The government has tipped plans to introduce new IT qualifications, running a pilot scheme for a project that could see a subject many deride as being Microsoft Office focused and meaning merely 'I Can Type' turned into a more career-friendly true computing qualification.
Part of the E-Skills council's 'Behind the Screen' programme, the pilot scheme sees around a hundred students from twenty schools across the country volunteering to trial an industry involvement programme which could lead to a new GCSE with a much larger focus on key computing skills, and comes with the support of the IT industry.
As well as additional extra-curricular activities like IT Clubs and informal extra sessions with teachers passionate about the subject, the new programme will see industry experts visiting schools to help instil in the students the key skills necessary for a job in modern computing.
Companies involved in the project include IBM, the BBC, Capgemini, Cisco, Deloitte, Hewlett Packard, John Lewis, Microsoft, the National Grid, and Procter & Gamble, giving kids access to experts from almost all corners of the computing industry.
"Basically, it's a pilot programme," the Department for Business, Innovation and Skills spokesperson Oliver Fry explained to thinq_ in a telephone interview, "whereby firms go into schools and talk to kids and teachers about the skills that they need, to give them the opportunity to just learn more about business-compatible IT skills.
"As part of that work, that will be assessed with a view to developing a new GCSE to be launched in the future. There is no GCSE now, and we don't have a name for it or anything like that, but essentially we're announcing these pilots."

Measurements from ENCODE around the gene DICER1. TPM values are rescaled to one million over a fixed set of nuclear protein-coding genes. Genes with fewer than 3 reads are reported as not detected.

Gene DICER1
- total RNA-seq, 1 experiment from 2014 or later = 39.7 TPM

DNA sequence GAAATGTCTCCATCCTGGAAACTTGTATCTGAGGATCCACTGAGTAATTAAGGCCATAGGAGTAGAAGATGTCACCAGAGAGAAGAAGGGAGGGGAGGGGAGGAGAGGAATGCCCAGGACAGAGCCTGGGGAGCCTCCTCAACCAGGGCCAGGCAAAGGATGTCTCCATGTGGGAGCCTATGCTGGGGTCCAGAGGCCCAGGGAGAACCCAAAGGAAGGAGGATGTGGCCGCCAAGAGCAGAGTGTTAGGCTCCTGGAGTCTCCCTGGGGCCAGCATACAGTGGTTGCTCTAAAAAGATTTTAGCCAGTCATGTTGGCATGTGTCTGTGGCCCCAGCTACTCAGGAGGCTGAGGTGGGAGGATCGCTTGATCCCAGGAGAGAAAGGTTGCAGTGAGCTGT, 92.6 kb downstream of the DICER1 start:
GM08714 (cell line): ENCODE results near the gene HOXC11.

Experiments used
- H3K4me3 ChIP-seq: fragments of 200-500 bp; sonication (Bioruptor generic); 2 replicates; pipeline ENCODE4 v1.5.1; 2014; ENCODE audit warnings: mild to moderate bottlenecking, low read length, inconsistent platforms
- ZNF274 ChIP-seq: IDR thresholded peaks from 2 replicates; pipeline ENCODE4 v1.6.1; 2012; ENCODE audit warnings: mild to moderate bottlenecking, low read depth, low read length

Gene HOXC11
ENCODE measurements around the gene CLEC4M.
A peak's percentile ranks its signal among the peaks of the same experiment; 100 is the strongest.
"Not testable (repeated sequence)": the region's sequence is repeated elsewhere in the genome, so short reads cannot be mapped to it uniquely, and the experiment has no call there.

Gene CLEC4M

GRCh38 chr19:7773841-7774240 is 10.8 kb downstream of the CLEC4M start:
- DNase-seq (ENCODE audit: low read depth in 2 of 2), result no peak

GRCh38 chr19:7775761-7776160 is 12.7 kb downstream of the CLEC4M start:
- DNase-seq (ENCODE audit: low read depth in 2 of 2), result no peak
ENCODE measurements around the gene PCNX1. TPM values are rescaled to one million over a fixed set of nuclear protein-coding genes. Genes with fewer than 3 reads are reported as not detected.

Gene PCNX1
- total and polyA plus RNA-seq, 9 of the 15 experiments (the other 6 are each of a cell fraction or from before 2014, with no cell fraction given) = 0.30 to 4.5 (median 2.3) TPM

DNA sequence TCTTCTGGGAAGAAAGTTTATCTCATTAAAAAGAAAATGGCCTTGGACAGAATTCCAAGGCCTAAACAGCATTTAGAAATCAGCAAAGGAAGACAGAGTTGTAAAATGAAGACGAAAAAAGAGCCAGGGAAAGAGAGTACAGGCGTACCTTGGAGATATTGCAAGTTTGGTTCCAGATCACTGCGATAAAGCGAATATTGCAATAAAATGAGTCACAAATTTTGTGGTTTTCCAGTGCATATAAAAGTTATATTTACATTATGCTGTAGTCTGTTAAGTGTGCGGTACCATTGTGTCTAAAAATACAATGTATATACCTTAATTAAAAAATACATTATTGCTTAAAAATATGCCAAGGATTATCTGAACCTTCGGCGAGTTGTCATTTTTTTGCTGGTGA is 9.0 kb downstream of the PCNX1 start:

Fry denied that the announcement had anything to do with recent criticisms of the state of computing education in the UK from industry giants including Google's Eric Schmidt, who spoke at the MacTaggart Lecture to claim that Britain is "throwing away [its] great computing heritage" by teaching little more than Microsoft Office skills in schools.
"It's just another example of employers working with schools, in this case under the auspices of E-Skills, the sector skills council for the IT industry, to continue to develop relevant qualifications that are going to deliver the skills people need to get jobs in growth sectors like IT," Fry explained.
"It's not being introduced because we feel that there are weaknesses, it's being introduced because it's natural in the warp and weft in the development of qualifications that they evolve and new ones are developed to meet modern-day needs."
The as-yet unnamed new GCSE would, Fry explained, be joined by a new A Level subject, both of which would have a focus on true computing skills including computational principles, systemic thinking, software development and logic, with coursework concentrating on the development of analytical and critical thinking skills. While the pilot programme doesn't start until November, it's already getting some positive feedback.
Jason Gorman, founder of Codemanship UK and the man behind a similar project to get industry experts to work closer with teachers to educate the next generation of software developers, welcomed the news. "The announcement about the new IT GCSE is very encouraging," he told thinq_ earlier today.
"Computing careers are one of the UK's best-kept secrets, and many young people leave school with no inkling of what a 'software developer' does, or how rewarding - professionally and financially - writing software can be," Gorman lamented. "This new GCSE will eventually give thousands of kids a chance to try their hand at programming and learn about real computing."